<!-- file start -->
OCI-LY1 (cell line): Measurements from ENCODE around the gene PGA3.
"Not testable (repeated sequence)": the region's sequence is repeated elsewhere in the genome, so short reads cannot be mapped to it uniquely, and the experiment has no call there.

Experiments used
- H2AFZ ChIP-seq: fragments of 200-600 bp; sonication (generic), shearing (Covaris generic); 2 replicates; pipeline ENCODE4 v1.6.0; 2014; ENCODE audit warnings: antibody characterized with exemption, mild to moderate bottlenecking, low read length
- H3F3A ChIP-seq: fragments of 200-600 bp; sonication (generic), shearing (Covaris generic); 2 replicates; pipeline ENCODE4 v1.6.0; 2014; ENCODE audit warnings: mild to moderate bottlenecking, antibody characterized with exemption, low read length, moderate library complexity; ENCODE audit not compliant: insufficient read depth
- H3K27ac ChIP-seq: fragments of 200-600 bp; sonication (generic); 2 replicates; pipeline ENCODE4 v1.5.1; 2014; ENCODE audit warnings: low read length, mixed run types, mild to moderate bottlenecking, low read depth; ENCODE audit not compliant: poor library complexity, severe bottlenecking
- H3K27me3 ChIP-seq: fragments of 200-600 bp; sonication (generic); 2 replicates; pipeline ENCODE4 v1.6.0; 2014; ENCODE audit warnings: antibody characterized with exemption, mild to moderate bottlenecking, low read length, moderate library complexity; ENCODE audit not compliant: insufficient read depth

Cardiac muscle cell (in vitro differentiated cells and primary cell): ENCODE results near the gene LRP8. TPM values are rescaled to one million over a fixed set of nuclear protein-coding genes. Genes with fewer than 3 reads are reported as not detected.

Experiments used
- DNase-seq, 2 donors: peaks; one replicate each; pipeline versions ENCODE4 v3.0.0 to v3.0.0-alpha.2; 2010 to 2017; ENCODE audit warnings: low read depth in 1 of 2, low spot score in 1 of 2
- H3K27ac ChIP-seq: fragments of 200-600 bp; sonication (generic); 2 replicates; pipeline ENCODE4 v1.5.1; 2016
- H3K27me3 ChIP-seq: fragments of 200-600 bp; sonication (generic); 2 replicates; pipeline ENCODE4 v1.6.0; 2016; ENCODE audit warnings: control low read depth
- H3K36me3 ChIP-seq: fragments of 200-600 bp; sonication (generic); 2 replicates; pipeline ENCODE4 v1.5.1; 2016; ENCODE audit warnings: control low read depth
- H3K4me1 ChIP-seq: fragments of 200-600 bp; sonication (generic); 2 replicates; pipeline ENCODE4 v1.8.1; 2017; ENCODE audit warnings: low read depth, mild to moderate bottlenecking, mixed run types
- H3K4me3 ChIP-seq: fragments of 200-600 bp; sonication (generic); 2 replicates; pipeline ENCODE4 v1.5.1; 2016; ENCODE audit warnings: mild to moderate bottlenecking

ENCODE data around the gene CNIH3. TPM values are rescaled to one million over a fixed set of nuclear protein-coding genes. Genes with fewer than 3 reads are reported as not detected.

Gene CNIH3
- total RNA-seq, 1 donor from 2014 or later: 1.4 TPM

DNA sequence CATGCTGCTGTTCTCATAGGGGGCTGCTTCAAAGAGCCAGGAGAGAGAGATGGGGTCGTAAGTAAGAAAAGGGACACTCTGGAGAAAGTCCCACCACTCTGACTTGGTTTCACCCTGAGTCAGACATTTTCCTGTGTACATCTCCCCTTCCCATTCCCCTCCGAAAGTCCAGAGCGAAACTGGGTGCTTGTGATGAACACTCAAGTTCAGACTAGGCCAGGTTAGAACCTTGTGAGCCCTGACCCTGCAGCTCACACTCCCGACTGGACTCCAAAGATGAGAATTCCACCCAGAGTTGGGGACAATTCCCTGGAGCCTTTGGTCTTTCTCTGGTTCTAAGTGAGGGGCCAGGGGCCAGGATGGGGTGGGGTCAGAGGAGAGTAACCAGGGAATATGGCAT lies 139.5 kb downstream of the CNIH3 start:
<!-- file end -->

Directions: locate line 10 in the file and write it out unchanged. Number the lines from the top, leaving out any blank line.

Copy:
- DNase-seq, 2 donors: peaks; one replicate each; pipeline versions ENCODE4 v3.0.0 to v3.0.0-alpha.2; 2010 to 2017; ENCODE audit warnings: low read depth in 1 of 2, low spot score in 1 of 2